The new constitution was passed at a May 2016 meeting, and approved by a vote of 8-0 with 8 votes abstaining. This constitution primarily serves to set up the IQA as an incorporated charitable organisation in the United Kingdom, featuring numerous clauses standard in any such business document. It is unclear how the new constitution will function with respect to the previously enacted constitution. When asked by the Quidditch Post, Nicole Hammer, the interim Executive Director of the IQA, stated that the two constitutions are designed to operate simultaneously. This may be some surprise to Congress members, many of whom expressed an assumption to us that the new constitution replaced the old constitution. An assumption that appears to be supported by the Congress’ minutes when they adopted the new constitution.
It may cause even more consternation considering the fact that many of the clauses in the two constitutions contradict each other.
One immediate conflict between the two constitutions is that the appointed Chair of the Trustees is the de facto chair of all meetings of the Congress. In accordance with clause 11.4 of the new constitution, the Chair may decline to oversee the Congress and the members of Congress may elect one of their own to oversee the meeting. In the original constitution, the only chair of the Congress was the President of the Congress. This allows for the trustees to have more authority over the Congress than before.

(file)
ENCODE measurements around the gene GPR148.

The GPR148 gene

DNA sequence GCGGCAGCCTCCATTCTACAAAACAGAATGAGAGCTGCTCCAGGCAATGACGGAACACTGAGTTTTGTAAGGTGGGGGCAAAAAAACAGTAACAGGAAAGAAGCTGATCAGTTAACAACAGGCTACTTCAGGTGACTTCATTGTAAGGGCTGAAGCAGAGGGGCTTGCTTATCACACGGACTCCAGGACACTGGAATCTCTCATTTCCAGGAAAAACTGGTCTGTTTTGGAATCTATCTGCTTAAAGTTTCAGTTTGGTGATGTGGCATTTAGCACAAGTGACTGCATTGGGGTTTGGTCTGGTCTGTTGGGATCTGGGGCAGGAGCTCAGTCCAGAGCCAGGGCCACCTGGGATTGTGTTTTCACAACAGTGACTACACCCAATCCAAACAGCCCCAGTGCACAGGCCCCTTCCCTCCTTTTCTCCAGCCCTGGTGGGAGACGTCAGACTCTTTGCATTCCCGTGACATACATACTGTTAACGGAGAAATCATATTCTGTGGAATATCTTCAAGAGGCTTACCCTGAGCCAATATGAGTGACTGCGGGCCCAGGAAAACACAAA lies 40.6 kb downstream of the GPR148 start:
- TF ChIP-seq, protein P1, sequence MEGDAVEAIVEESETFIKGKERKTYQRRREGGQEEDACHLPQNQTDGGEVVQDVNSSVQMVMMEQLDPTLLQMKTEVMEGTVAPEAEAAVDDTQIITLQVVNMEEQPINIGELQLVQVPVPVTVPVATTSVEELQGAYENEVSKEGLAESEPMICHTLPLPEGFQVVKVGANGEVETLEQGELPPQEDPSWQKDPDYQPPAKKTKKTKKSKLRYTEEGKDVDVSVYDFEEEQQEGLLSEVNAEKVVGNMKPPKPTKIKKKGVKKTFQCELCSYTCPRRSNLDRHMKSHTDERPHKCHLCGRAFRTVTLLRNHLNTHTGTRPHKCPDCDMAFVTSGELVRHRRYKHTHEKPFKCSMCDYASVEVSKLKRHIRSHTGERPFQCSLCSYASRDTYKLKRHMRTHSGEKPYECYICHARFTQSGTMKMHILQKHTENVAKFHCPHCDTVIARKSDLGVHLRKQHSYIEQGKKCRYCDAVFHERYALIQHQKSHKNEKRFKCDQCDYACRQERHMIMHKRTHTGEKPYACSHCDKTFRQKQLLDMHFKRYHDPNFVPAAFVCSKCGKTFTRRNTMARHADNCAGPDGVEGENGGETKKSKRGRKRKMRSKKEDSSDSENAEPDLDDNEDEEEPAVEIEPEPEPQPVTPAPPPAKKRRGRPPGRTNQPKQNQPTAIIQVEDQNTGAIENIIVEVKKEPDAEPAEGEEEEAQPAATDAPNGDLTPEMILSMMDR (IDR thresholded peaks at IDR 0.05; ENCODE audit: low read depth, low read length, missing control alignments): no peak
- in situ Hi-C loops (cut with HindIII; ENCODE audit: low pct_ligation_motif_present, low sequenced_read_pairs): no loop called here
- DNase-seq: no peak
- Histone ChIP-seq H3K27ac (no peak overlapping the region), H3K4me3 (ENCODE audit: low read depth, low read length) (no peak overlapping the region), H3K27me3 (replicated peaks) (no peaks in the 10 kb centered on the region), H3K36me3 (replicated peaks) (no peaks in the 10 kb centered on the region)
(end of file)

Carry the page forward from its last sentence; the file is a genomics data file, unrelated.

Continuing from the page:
Under the new constitution a new method of determining a quorum of Congress has been implemented. The new constitution declares that a “quorum for general meetings shall be the greater of 5% or three members” – roughly meaning that as long as three member NGBs attend a meeting, a quorum has been reached and may pass motions that are considered passed by the full Congress. However, alongside this, the new constitution also decreases the number of votes to one per member organisation per Clause 11.6.a. Under the old IQA Constitution, the quorum for Congress was considered to be two-thirds of the Congress’ delegates with one to three votes per member organisation.